"It's no longer the series we envisioned," Hooper says. "Every time we've done an event, we approach it like, 'What can we do to make it better and more fun for the audience?' And when it gets to the level like we're seeing now where we're no longer able to make it fun for the audience in the way we want to, we start rethinking things."
The Pool Parties' growing pains have been heightened by the weak economy, which threatened to dry up sponsorships, the only source Jelly has for covering the cost of the putting on a show. About half the cost of a concert goes to the artist, Hooper says. The rest pays for things like security, equipment rentals, sound engineers and clean up crews. And because Jelly has no revenue, the thousands of fans who attend Pool Parties pay for that cost with their eyeballs: advertisements for major clothing and shoe companies, beer and energy drinks dot East River State Park.
Hooper told me that when Jelly first threw concerts at McCarren pool, the sponsors were more modest, and more local. Neighborhood restaurants offered to sell food at the events and to give the company a cut of the returns; a friend of a friend knew the local rep for a beverage company and convinced them to "throw in some cash."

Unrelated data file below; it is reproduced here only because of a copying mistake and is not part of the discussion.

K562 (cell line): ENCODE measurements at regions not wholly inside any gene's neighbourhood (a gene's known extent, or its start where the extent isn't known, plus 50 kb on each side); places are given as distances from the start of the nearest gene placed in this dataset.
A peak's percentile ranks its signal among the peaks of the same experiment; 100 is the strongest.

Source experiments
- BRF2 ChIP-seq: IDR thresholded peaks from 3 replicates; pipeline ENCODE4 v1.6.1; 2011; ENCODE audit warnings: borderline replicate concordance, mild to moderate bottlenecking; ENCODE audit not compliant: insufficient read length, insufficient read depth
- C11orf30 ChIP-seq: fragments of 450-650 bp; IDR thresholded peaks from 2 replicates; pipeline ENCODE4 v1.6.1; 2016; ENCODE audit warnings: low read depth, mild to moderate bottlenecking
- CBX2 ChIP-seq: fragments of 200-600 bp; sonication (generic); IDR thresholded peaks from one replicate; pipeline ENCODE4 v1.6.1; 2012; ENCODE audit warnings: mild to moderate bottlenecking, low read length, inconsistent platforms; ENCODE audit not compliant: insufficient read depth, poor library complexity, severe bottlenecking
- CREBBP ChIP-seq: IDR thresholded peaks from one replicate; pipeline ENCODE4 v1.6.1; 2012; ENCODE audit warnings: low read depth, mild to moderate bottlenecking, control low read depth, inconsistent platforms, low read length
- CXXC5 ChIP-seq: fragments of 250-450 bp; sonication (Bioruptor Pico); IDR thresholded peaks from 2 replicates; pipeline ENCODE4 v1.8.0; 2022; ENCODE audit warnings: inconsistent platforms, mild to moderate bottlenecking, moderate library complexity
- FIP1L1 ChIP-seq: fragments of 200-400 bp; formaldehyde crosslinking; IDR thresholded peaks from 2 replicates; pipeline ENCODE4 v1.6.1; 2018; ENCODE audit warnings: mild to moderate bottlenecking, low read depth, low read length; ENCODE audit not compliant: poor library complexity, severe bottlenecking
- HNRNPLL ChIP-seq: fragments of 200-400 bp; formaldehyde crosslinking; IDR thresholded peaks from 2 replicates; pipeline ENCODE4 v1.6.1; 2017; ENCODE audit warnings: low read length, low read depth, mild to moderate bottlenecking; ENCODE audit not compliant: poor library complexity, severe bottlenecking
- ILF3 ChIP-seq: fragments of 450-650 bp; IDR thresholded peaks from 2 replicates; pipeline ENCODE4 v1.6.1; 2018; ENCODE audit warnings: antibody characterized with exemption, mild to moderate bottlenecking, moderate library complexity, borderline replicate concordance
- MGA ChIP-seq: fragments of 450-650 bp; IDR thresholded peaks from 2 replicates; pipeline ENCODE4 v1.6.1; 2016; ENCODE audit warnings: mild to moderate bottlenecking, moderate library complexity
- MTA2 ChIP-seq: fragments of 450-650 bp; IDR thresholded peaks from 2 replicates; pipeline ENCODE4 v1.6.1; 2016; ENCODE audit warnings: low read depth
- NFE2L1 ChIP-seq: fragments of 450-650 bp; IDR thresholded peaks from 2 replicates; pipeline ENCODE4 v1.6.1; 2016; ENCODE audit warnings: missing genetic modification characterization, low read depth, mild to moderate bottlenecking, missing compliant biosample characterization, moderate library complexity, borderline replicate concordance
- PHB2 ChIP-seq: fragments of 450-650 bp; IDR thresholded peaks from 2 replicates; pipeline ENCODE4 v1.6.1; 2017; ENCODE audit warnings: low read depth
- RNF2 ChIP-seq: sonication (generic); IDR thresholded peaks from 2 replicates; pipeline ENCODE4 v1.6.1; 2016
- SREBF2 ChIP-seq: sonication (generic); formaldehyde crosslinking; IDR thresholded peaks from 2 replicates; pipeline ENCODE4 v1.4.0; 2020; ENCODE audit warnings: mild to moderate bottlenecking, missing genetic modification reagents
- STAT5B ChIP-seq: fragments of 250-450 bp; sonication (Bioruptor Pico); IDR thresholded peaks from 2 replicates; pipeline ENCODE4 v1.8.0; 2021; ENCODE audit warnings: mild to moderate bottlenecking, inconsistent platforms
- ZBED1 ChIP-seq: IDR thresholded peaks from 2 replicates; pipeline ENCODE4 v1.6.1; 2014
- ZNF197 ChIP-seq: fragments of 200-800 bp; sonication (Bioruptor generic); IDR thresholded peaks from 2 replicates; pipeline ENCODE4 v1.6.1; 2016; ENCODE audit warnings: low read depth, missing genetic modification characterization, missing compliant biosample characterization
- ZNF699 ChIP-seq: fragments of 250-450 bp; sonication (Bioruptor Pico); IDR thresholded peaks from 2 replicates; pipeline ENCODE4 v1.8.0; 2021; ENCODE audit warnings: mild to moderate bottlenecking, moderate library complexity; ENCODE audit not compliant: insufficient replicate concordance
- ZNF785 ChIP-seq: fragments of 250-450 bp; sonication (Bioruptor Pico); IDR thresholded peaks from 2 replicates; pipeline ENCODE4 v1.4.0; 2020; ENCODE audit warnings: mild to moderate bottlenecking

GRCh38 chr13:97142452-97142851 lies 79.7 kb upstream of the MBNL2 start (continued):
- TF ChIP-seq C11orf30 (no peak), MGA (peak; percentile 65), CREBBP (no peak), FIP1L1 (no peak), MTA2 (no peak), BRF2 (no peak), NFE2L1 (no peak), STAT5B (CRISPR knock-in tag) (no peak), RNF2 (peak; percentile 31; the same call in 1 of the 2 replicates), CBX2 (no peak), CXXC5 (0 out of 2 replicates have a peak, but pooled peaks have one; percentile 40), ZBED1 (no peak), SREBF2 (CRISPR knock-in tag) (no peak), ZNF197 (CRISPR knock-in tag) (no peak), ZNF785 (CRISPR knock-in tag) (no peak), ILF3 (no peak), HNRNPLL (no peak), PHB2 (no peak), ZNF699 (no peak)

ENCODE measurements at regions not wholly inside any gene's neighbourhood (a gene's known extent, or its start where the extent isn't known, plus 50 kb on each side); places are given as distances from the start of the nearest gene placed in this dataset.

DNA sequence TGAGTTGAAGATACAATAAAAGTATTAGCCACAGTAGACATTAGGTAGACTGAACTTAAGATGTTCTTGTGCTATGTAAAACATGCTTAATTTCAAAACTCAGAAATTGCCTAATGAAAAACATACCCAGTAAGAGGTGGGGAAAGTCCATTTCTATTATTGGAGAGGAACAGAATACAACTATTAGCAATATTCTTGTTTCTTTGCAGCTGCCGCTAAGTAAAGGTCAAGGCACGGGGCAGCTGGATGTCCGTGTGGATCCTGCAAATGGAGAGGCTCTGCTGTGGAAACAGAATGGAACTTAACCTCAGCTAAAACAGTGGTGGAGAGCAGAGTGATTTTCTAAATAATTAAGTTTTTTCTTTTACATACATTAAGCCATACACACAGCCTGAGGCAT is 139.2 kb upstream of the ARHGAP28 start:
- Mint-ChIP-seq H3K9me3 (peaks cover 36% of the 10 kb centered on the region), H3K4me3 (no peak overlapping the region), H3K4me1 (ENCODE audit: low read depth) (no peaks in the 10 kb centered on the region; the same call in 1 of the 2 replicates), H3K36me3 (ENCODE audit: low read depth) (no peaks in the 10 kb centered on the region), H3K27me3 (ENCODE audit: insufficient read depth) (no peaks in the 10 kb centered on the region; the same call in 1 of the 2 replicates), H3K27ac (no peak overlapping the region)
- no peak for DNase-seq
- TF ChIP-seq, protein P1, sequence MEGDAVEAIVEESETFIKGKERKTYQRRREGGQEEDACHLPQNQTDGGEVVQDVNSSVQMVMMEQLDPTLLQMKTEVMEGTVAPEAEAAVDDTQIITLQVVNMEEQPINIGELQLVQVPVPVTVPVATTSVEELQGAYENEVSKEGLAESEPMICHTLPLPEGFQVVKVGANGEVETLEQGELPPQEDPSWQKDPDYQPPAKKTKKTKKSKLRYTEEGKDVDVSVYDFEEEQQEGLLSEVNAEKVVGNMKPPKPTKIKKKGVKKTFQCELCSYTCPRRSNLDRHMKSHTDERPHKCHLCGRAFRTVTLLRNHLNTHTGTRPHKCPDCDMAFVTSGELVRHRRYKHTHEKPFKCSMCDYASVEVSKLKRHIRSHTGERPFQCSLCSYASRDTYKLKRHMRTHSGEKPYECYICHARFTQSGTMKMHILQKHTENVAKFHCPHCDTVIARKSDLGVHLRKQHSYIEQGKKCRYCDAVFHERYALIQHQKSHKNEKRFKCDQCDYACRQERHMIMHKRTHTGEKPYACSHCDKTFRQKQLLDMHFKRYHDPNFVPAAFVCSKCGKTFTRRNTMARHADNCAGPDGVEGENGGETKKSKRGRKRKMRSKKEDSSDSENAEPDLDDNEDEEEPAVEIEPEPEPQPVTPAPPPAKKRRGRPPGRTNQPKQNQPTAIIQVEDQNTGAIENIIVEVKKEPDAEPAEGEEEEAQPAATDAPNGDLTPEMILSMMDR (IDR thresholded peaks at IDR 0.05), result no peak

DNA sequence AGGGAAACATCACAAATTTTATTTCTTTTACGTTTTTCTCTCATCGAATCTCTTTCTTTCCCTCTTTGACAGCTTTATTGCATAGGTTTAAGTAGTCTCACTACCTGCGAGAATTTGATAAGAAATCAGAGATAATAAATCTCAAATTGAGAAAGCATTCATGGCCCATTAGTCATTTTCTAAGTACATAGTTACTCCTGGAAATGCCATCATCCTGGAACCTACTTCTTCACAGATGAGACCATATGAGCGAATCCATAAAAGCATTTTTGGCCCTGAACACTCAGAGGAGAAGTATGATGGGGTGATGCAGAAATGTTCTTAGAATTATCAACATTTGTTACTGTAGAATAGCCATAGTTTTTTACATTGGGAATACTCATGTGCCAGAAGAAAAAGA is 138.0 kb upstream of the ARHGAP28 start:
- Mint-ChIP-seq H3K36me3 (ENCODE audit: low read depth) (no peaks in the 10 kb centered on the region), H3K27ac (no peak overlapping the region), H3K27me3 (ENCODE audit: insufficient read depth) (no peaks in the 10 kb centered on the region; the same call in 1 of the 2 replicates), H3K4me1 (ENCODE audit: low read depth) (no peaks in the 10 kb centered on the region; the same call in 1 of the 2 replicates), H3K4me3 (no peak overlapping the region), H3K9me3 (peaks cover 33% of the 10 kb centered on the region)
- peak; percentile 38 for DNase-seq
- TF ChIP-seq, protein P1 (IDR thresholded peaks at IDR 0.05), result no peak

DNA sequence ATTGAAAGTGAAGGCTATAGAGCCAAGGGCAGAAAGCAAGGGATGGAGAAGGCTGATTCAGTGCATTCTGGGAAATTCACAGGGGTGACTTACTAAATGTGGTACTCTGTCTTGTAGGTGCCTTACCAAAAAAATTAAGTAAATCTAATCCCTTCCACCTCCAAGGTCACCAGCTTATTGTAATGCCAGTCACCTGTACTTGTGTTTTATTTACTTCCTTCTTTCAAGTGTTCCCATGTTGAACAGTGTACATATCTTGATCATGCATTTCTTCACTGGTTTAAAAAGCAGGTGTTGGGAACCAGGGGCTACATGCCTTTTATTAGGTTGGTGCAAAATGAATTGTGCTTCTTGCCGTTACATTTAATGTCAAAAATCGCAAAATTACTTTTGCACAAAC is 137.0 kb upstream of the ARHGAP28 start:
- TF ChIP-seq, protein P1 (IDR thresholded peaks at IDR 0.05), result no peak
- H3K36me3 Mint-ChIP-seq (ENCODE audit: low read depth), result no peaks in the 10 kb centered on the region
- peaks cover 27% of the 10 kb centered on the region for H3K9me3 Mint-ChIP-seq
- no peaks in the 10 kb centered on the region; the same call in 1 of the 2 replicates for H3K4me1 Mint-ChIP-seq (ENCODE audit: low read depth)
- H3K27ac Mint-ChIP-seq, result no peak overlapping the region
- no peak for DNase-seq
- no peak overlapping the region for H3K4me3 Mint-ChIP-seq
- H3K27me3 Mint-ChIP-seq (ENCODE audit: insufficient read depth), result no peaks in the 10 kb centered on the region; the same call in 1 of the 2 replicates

"[This is] the thing with free shows: the best-case scenario is to be some place that's a little OK with being loose and letting you be who you are," Hooper says. "If you're providing a really fun experience and everyone's having a good time and no one's [providing a service] out of pocket, to me that's a win."
If Jelly doesn't get that kind of DIY joy from the Pool Parties any more, some new opportunities are letting them be who they are: this summer, they started Rock Yard, a tiny series of concerts at a former junk yard in Williamsburg that has a capacity of only 800, and where they can bring back their Slip 'n' Slide, a feature of the original Pool Parties that was barred from East River State Park for safety concerns.
Rock Yard parties are also cheaper to produce and feature mostly local bands. Jelly may decide to abandon the large-scale Pool Parties and focus on smaller events, but Hooper remains enigmatic: "I would venture to say we'll make announcements in the near future."
For the time being, the company will juggle large and small concerts. At East River State Park on Sunday, the Australian dance-pop band Cut Copy headlined a typically massive Pool Party that also featured two local groups -- Glasser and Restless People -- along with the New Jersey band Memory Tapes. The prior afternoon, just across the East River from the Pool Party stage, thousands more attended another show that Jelly had a hand in: a party at South Street Seaport thrown with the record label Mad Decent.
The collaboration with Mad Decent -- a series of block parties in four cities (Philadelphia, New York, Los Angeles and Chicago) -- approaches the scale of the Pool Parties, but Hooper insists it's closer in spirit to the first shows the company threw.
"The whole goal of Jelly was to be this umbrella situation where all of our cool, artistic friends were able to make money off of doing the things we love," she says. "I kind of hate the Pool Parties now. They make us all really sad when we go on site. And then I go to a Mad Decent block party or our things at Rock Yard, and it's exactly how it used to be."
(Video of Cut Copy via Big Ass Lens)